Immigration stamp close up

The Immigration Bill is without doubt the most damaging piece of legislation for race equality and community relations that has gone before Parliament in the last 30 years. It is now over half way through its passage through Parliament and represents a concerted attack on all BAME communities – not just recently arrived migrants. The Conservative party is using the Bill to try to outdo UKIP and  – to their shame – large sections of the Liberal Democrats and some Labour politicians are going along with it. Of course all previous experience shows that you can’t manage and moderate the views of extremists by following them into the gutter.

The Bill will force large sections of the population to pry into the immigration status of any black or minority ethnic person that they come across as part of their work or in other ways. Landlords, employers, vicars, priests, registrars, doctors, nurses,  other public employees  and even the DVLC will all have to carry out immigration checks to ensure that they are not providing a service to people who are deemed to be “illegal”. Large fines will be levied for providing a service to someone who is later deemed to be “Illegal”. This could give encouragement to anyone who wants to discriminate because they can claim that long-winded and bureaucratic checks are too expensive or time consuming and therefore that they will not risk a fine by providing a service to someone who looks or sounds like an immigrant or an ethnic minority. This kind of profiling is exactly what much equality legislation was designed  to outlaw, but the Immigration Bill allow it all back in through the backdoor.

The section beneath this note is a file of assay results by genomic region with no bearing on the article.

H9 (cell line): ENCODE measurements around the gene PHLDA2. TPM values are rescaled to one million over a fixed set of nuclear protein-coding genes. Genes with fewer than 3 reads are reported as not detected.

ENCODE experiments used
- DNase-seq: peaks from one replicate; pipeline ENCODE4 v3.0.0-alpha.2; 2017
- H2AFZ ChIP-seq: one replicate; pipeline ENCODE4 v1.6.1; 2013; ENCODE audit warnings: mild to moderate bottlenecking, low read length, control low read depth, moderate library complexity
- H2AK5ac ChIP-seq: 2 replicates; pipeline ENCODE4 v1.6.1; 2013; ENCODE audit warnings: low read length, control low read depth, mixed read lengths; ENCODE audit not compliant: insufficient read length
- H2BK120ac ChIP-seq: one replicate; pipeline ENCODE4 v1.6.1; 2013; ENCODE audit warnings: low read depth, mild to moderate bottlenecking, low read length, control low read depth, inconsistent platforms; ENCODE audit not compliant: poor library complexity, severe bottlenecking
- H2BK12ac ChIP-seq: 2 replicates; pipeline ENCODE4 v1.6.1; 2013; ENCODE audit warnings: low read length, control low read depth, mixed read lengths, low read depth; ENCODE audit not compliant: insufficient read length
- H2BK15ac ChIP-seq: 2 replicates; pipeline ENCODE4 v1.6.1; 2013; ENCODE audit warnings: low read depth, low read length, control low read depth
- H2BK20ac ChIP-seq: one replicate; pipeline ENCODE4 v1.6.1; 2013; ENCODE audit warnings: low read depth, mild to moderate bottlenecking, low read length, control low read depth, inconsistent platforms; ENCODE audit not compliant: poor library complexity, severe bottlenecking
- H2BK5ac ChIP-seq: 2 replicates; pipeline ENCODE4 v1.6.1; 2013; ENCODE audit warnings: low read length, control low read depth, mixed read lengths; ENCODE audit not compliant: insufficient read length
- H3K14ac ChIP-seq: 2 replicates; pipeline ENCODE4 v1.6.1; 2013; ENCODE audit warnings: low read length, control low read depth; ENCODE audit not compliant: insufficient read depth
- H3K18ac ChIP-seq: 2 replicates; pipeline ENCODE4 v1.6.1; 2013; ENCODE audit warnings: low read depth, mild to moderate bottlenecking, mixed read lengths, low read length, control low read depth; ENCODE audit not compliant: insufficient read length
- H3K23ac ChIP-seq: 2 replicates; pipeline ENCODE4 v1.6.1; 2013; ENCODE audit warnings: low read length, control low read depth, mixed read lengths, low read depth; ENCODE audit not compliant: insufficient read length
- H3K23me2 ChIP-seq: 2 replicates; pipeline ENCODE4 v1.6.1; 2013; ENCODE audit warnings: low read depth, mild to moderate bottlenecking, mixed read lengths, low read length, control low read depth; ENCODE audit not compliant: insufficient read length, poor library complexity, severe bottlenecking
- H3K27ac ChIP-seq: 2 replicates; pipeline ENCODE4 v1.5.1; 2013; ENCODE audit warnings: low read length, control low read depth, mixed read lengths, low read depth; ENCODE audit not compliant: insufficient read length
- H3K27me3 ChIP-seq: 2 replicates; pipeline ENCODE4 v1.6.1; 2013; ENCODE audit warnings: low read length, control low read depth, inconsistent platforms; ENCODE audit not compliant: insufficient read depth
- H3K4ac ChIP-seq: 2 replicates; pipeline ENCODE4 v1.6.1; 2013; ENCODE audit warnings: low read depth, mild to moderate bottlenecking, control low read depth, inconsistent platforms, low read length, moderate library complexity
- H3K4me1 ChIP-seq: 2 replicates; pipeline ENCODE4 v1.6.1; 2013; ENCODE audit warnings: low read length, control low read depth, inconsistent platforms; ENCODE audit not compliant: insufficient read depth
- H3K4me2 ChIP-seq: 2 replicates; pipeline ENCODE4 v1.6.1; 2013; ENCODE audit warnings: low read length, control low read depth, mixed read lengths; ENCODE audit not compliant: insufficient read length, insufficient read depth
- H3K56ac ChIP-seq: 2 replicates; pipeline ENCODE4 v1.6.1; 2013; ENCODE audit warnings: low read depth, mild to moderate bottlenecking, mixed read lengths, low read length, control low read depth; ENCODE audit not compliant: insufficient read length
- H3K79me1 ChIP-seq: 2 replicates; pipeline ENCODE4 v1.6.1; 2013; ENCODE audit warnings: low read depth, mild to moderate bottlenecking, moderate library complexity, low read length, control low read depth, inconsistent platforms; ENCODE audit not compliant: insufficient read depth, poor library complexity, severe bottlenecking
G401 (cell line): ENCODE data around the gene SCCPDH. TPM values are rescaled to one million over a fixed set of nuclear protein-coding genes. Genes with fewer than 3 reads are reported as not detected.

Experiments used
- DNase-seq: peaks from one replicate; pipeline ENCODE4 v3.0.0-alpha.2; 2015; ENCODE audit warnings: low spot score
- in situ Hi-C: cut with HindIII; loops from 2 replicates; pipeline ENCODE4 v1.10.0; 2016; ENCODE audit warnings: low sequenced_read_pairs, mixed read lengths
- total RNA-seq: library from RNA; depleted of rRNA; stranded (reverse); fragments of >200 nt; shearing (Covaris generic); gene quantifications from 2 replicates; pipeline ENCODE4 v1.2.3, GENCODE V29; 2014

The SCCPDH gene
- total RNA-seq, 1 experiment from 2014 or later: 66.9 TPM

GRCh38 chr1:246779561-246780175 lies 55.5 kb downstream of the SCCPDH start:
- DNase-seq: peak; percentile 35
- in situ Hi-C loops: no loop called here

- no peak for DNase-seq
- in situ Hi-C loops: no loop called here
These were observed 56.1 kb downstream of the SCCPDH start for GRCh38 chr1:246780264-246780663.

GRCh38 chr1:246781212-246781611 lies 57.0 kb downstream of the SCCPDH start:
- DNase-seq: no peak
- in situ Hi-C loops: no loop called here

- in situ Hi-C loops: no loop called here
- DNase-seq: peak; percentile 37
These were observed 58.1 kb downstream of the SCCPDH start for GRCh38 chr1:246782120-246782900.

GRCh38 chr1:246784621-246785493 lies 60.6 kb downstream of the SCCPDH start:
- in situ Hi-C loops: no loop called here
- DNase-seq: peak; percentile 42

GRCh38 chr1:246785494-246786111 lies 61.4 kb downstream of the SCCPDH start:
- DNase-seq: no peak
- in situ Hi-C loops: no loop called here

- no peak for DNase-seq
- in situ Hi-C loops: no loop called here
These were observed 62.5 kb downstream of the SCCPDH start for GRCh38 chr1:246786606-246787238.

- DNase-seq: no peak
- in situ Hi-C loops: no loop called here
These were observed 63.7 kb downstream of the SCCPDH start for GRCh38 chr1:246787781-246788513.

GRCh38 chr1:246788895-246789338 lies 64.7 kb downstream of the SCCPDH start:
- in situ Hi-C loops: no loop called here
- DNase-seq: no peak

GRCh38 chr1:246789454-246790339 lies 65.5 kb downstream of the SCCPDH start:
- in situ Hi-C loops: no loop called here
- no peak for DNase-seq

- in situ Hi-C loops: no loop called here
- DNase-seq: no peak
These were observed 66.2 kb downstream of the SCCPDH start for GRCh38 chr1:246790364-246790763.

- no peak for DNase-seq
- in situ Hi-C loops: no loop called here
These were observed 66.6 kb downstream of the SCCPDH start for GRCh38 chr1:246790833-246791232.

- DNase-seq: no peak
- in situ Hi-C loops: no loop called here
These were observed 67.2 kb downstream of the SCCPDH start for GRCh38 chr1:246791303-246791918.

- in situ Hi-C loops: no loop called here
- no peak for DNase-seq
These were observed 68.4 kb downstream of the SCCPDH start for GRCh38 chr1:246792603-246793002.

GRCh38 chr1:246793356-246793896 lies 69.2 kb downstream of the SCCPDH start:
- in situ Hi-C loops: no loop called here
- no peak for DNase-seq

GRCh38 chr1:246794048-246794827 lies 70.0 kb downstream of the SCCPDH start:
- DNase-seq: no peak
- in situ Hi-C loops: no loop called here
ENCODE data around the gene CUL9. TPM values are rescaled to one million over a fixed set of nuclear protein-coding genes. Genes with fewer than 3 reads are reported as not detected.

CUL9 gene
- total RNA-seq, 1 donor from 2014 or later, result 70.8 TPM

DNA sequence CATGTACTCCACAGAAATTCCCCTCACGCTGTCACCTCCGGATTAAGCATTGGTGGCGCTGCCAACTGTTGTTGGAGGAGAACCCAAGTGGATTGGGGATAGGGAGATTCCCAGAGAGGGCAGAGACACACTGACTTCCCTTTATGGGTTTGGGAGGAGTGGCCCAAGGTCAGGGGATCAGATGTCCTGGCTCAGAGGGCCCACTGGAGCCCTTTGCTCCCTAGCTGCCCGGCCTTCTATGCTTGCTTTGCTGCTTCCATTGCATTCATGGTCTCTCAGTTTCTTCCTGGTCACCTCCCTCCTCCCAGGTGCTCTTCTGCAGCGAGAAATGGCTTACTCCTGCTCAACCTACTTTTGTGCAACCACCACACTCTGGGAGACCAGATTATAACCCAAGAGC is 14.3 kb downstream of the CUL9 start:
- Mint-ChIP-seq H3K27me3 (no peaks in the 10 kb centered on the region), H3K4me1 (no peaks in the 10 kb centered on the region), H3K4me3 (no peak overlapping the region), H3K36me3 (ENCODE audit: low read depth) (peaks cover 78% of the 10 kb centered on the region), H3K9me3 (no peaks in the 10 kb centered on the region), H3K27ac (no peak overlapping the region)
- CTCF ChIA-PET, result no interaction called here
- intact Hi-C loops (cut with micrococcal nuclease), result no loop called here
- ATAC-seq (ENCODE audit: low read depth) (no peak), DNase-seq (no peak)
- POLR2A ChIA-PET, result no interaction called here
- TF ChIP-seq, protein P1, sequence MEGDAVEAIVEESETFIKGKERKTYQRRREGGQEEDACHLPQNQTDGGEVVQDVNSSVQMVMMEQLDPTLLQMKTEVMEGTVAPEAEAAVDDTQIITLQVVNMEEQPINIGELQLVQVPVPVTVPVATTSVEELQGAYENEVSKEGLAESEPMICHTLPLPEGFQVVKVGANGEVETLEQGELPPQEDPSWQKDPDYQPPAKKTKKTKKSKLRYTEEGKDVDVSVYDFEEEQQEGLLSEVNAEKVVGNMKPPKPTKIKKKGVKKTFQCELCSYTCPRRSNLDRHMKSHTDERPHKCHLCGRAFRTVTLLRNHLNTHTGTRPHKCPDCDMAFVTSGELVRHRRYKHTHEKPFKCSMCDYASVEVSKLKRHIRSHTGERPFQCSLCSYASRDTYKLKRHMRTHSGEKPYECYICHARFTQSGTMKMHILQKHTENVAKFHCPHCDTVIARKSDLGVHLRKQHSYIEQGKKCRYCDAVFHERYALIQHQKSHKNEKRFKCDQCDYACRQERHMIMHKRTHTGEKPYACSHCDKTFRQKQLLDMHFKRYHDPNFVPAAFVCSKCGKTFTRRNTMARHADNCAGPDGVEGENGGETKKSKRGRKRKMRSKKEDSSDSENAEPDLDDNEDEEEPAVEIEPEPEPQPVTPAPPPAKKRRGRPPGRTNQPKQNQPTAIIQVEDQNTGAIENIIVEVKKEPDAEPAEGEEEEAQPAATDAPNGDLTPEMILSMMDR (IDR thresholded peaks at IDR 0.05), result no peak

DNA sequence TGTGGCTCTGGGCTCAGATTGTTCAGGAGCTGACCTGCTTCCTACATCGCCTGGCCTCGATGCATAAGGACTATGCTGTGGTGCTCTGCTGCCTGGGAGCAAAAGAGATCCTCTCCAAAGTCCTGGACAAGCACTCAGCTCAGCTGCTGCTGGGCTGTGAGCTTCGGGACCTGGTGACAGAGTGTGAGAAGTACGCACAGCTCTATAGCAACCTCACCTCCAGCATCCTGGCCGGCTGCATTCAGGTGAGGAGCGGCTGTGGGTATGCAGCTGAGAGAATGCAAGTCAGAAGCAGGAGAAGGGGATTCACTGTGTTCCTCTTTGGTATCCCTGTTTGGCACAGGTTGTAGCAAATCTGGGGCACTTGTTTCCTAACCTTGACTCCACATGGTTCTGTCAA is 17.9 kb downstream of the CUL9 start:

At the recent Voice for Change AGM in November, Hilary Benn MP (Shadow Secretary of State for Communities and Local Government) spoke about race equality. What he was less keen to talk about was the Immigration Bill – indeed he had to be invited to talk about it from the floor. Having said some useful and interesting things about race equality and Labour’s proud record on many equality issues, he started to become increasingly defensive in response to my question about the detail of the Bill and whether Labour would support it in Parliament – mentioning that “of course sham marriages are things that no one could support”.  The aspects of the Bill that are likely to be so damaging to black and minority ethnic communities did received hardly a mention. Sadly nothing he said convinced me that, under pressure from the Daily Mail and the Sun, the Parliamentary Labour Party will resist following the Coalition Government down into the UKIP gutter.

So far the Bill has had an easy run through the House of Commons. Next week it is in the House of Lords and we are now asking them to challenge this dangerous nonsense. The Movement Against Xenophobia has launched a petition to the House of Lords which we would ask you to sign and get your friends to support. It is at:

As the petition says, the Bill will undermine traditional British tolerance. It will sow suspicion and mistrust between people. It must be stopped! For more information visit the Movement Against Xenophobia